Breaking the cycle of crime

  • October 26, 2012
Breaking the cycle of crime

Why do children with criminal parents have a higher risk of committing crime? A Gates Cambridge Alumna has just published a book studying this topic.

Why do children with criminal parents have a higher risk of committing crime? A Gates Cambridge Alumna has just published a book which seeks to answer a question which could have implications for the way the UK and other countries tackle crime.

The book, Intergenerational Transmission of Criminal and Violent Behaviour, is based on Sytske Besemer’s dissertation and draws on studies conducted in England and the Netherlands.

It contrasts several explanations for this intergenerational transmission, such as social learning (imitation of behaviour), official bias against certain families, and transmission of risk factors.

The book answers questions such as: does it matter when the parents committed crime in the child’s life? Do more persistent offenders transmit crime more than sporadic offenders? Do violent offenders specifically transmit violent behaviour or general crime to their children? Might the police and courts be biased against certain families? Could a deprived environment explain why parents as well as children show criminal behaviour? Does parental imprisonment pose an extra risk?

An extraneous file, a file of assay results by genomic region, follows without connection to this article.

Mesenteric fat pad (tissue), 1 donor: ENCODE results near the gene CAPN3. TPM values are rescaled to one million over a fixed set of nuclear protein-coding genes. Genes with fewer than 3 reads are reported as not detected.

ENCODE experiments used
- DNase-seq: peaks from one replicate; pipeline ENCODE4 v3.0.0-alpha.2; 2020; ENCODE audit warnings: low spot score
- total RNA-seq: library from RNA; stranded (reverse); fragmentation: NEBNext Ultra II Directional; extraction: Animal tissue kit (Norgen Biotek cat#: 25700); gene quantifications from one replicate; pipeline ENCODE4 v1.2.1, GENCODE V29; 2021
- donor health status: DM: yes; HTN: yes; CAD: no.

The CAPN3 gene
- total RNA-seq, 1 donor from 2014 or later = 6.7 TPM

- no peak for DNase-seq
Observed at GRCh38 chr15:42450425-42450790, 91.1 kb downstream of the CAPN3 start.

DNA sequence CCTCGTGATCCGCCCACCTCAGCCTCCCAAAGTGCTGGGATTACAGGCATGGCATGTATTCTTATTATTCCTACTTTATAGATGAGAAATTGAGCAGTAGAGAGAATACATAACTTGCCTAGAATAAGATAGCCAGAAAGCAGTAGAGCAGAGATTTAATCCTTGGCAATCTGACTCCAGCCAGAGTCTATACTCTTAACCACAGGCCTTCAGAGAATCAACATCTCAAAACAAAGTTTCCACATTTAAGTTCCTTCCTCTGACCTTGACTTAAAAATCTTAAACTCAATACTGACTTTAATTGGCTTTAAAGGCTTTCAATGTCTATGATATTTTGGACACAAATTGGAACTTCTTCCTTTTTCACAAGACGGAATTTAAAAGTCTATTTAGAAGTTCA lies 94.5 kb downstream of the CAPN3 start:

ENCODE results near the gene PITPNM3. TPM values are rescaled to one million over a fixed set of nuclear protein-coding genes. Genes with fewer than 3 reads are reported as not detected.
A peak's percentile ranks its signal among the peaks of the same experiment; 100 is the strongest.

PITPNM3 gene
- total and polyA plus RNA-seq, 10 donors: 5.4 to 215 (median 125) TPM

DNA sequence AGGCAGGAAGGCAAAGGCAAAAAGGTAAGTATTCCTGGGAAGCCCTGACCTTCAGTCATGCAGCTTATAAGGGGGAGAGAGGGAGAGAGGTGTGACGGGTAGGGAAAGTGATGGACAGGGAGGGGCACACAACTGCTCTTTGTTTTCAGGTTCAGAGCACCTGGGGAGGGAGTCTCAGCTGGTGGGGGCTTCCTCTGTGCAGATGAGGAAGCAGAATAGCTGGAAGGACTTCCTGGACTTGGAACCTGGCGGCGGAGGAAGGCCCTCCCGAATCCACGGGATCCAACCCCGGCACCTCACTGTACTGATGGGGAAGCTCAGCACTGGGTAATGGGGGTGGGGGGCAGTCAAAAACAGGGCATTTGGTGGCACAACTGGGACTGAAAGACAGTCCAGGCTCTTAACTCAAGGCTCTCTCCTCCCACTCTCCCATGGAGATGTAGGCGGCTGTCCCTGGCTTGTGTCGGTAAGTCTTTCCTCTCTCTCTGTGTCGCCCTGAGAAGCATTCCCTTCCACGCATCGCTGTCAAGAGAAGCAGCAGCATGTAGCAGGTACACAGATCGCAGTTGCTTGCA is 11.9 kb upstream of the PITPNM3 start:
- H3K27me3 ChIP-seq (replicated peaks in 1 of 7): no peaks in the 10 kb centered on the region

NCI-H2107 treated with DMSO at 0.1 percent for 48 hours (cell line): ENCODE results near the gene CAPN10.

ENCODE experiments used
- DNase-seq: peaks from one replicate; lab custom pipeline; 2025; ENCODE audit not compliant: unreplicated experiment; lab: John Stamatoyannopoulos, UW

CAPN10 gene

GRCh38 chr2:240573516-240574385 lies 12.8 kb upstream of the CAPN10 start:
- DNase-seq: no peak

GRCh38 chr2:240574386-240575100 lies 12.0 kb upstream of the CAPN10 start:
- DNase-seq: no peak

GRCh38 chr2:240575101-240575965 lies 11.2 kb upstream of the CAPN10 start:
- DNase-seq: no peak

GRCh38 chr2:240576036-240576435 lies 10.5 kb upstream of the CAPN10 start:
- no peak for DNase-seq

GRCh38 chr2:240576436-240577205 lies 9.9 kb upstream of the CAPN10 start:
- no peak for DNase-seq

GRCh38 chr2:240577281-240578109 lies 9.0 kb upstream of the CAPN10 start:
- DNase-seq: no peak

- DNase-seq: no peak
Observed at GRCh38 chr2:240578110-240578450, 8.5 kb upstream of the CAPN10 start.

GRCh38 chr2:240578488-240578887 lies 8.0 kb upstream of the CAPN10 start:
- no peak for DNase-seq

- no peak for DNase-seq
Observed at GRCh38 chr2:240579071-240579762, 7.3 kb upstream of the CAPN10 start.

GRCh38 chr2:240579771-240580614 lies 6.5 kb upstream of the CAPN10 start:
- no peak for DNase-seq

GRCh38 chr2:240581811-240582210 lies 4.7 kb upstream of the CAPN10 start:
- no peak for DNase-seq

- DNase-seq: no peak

The dissertation is the first study to specifically investigate the mechanisms of intergenerational continuity of criminal behaviour.

Sytske [2008], who did her PhD in Criminology at the University of Cambridge, says her book has important policy implications: “My research shows that policies designed to reduce offending might actually increase it in the next generation. This is especially important since Western countries such as the United Kingdom and the Netherlands show an increasing trend towards more punitive policies.”

Her research was conducted at the University of Cambridge and the Netherlands Institute for the Study of Crime and Law Enforcement (NSCR). The book costs 29.95 euros and is published by Sidestone Press in November.

Picture credit: Syrian Society for Social Development and Creative Commons.

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